Get more organized with these Design Sprint scenarios
There are many cases and reasons to run a Design Sprint. Maybe you have participated in a Design Sprint before, or perhaps you are deciding if now is the right time to lead, plan, and run one yourself. In this post, we’ll review what a Design Sprint is, and discuss some of the ideal times to run one. Before jumping in, let’s first cover what a Design Sprint is.
What is a Design Sprint?
The Design Sprint, originally developed at Google Ventures, quickly became a staple in the facilitation and innovation realms. Nowadays, companies of all shapes and sizes are using the Design Sprint method and having great success. Google Ventures has run over 150 design sprints with companies like Slack, Flatiron Health, and Blue Bottle Coffee.
A Design Sprint is a five-day series of activities and workshops that help answer critical business questions and solve big challenges through design, prototyping and testing ideas directly with users. Design Sprints guide a team through the design thinking process.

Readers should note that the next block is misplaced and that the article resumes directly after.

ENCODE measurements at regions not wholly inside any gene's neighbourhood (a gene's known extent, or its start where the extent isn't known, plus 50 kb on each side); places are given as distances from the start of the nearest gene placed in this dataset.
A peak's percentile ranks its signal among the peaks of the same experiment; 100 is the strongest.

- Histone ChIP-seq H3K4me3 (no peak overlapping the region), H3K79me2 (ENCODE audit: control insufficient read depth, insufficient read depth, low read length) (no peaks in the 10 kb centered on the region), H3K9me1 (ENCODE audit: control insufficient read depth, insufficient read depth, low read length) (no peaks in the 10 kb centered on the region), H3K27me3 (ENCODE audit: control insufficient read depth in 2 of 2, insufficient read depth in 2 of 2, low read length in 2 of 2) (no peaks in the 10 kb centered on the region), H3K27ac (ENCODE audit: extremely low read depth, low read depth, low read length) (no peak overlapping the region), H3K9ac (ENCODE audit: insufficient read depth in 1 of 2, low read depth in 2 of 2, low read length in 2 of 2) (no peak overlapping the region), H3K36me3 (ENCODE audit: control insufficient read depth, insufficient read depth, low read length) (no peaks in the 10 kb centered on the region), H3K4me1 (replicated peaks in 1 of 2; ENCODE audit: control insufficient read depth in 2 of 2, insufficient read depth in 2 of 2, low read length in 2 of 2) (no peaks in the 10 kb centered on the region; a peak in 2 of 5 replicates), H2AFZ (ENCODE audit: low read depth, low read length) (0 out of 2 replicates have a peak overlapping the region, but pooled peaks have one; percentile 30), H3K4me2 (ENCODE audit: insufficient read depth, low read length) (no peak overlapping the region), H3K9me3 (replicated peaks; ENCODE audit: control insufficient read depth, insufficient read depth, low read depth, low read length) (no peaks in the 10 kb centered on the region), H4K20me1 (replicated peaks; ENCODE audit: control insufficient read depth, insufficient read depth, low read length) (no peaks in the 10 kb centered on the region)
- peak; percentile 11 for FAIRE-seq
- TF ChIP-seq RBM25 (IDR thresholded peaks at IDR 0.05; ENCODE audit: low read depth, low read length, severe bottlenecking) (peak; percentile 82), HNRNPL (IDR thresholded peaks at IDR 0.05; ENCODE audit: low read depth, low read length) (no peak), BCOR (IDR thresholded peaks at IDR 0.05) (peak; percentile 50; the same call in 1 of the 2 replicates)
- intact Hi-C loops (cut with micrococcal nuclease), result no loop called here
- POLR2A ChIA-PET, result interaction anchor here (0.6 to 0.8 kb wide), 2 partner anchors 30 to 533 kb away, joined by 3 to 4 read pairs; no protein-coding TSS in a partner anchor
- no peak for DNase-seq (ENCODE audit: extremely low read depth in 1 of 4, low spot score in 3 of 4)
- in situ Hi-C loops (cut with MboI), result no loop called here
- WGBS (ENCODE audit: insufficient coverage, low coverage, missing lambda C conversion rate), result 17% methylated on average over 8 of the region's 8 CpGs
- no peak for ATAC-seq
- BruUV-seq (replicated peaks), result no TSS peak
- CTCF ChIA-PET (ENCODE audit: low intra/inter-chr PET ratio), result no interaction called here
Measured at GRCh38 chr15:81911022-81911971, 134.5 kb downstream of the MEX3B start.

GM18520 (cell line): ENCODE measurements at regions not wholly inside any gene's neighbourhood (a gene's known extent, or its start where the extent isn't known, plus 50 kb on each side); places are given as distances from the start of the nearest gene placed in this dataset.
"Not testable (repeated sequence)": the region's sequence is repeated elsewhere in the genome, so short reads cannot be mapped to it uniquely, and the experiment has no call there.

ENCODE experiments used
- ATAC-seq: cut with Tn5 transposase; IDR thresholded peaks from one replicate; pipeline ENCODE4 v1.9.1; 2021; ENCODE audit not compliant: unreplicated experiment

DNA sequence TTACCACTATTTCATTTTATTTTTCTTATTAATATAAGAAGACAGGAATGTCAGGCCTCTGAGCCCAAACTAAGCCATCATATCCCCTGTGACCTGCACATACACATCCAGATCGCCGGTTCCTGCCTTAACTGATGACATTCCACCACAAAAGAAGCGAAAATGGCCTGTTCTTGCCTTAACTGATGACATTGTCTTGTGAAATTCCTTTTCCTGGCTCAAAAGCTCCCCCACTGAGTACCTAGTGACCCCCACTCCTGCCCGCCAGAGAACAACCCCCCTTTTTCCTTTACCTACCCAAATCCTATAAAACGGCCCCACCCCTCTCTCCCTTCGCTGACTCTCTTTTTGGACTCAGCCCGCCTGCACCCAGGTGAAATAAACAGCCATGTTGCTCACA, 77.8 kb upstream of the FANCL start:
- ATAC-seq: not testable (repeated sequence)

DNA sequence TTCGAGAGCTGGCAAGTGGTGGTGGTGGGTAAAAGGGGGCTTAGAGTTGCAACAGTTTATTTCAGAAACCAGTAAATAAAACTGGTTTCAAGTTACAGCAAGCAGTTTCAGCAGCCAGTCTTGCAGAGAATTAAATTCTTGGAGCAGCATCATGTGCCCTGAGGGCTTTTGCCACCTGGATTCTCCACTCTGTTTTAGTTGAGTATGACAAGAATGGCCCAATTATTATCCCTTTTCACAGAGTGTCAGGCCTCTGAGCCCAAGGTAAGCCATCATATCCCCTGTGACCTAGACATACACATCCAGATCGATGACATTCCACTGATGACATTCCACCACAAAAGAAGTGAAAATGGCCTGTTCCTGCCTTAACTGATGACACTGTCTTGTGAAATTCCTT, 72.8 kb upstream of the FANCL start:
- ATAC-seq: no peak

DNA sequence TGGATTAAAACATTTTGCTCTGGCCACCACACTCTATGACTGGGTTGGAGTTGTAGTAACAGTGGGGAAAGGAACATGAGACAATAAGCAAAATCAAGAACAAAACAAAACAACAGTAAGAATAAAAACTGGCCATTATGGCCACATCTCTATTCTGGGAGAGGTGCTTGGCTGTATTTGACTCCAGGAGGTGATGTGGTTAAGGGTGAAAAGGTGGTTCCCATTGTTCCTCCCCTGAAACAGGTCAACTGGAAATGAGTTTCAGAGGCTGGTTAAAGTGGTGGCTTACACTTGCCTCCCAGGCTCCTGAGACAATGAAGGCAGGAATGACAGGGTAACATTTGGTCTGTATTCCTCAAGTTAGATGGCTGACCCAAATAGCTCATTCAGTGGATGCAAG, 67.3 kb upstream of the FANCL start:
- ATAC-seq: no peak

For more on the process and benefits of design thinking, check out this post.
The benefits of a Design Sprint are creating a shortcut to the endless debate cycle, and compressing months of time into a single week.
The Design Sprint Five-Day Process
Design Sprints have helped many teams and organizations, both large and small, innovate by rapidly iterating and prototyping new ideas. GV puts it best, comparing a Design Sprint to a superpower: “You can fast-forward into the future to see your finished product and customer reactions, before making any expensive commitments.”
We understand every team and every teams’ needs are different. Depending on your industry, circumstances, and needs, Design Sprints have various purposes. For example, they can align a team around a shared vision, help tackle vital business challenges, or identify new breakthrough products or features. Design Sprints can and should be used as a tool to help your team identify what jobs need to be done, who needs to do them, what’s important to focus on, and how they will get from point A to point B to point C.
Top Reasons to Run a Design Sprint